Sex, Religion, and Politics

Sex, religion, and politics, so goes the wise adage, are three subjects to steer clear of in polite conversations—particularly with people whose views you might not know—so as to avoid potentially inflammatory disagreements fueled by the passionate views of polar opposites.  If we follow that advice, our discussions, it is suggested, have a greater likelihood—than not—of remaining harmonious and courteous if we avoid these particular minefields.

Obviously, our national elected officials, and those seeking office, must engage in political discourse, as that it the substance of their chosen careers.  Given that our Constitutional rights and civil laws involve sex and religion, those otherwise taboo topics are open territory as well.  So while politicians may have a wider berth in publicly commenting on these sensitive areas, it is the manner in which they engage and espouse their views—on those, or for that matter, any issue—that is so egregiously distasteful.  Their flagrant posturing, attacks, accusations, distortions, vacillation, and often deliberate falsehoods, precludes any opportunity for rationality and reason, two essential ingredients if meaningful dialogue is to occur.  Unfortunately, when respectful and civil discourse is absent, so is the opportunity to bridge partisan divides, build consensus, and solve problems.  What we get is “politics as usual,” where everyone talks but nobody listens, and the lack of any solution is a foregone conclusion.

Conflict is a normal part of life, as we cannot be expected to agree on everything. However, if we are to co-exist, as well as solve problems in any arena, we must find the means to work through conflict.  In striving to do so, there are civil “rules of engagement” that help facilitate discussion and negotiation.  The late Senator Barry Goldwater once said, “To disagree, one doesn’t have to be disagreeable.”  In this regard, a preponderant number of our politicians purposely break every rule in the book, especially two cardinal rules, the first being: if you’re out to win at all costs—demeaning and demolishing your adversary along the way—there is no way that you can disagree agreeably.  Second, give up the need to be right; otherwise, rationality and reason go out the window, as thoughtfully listening to another’s point of view is not even a consideration.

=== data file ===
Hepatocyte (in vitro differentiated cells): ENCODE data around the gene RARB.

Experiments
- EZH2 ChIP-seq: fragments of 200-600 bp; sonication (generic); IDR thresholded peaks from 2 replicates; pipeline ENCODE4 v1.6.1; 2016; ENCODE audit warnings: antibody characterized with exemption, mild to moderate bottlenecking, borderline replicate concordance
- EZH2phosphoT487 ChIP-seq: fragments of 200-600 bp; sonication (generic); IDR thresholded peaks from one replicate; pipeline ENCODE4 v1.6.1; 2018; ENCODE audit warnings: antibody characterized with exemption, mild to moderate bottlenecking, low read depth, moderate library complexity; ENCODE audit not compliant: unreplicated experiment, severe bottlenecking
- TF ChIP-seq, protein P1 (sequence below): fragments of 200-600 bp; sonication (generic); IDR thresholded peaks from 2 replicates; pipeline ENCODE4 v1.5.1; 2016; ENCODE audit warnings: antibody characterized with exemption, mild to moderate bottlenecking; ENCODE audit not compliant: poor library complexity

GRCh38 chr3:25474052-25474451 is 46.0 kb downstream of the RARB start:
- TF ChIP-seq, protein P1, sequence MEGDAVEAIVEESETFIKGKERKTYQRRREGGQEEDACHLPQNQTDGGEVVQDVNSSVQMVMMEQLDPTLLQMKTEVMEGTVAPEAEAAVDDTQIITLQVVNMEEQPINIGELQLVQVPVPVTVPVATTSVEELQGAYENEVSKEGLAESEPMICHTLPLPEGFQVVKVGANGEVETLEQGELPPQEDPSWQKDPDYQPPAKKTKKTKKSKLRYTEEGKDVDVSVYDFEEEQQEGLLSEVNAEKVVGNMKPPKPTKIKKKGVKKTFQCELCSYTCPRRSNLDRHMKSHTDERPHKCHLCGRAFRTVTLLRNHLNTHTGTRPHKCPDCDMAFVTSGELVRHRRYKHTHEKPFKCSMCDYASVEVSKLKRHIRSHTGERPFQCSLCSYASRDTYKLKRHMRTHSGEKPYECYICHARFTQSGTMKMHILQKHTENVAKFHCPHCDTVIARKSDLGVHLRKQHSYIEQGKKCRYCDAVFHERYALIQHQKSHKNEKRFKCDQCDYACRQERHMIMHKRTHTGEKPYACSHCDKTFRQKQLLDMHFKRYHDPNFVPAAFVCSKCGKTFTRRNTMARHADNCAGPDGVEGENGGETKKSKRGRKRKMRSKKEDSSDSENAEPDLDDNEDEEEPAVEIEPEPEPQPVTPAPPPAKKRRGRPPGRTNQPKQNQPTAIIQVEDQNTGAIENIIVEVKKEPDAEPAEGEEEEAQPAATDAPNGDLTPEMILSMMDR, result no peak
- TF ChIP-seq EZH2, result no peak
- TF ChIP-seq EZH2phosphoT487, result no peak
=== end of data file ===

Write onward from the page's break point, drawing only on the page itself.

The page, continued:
This principle not only applies to politicians, but also to each of us in our daily lives—with our spouses, our children, our co-workers, etc.—as we respectfully engage in conflict with civil ears and civil tongues.  While there are additional guidelines to consider, examining your motivations at the outset—am I in it to win, and am I willing to listen to and a different point of view?—are first steps toward disagreeing agreeably.  Always bear in mind that you might not be right.

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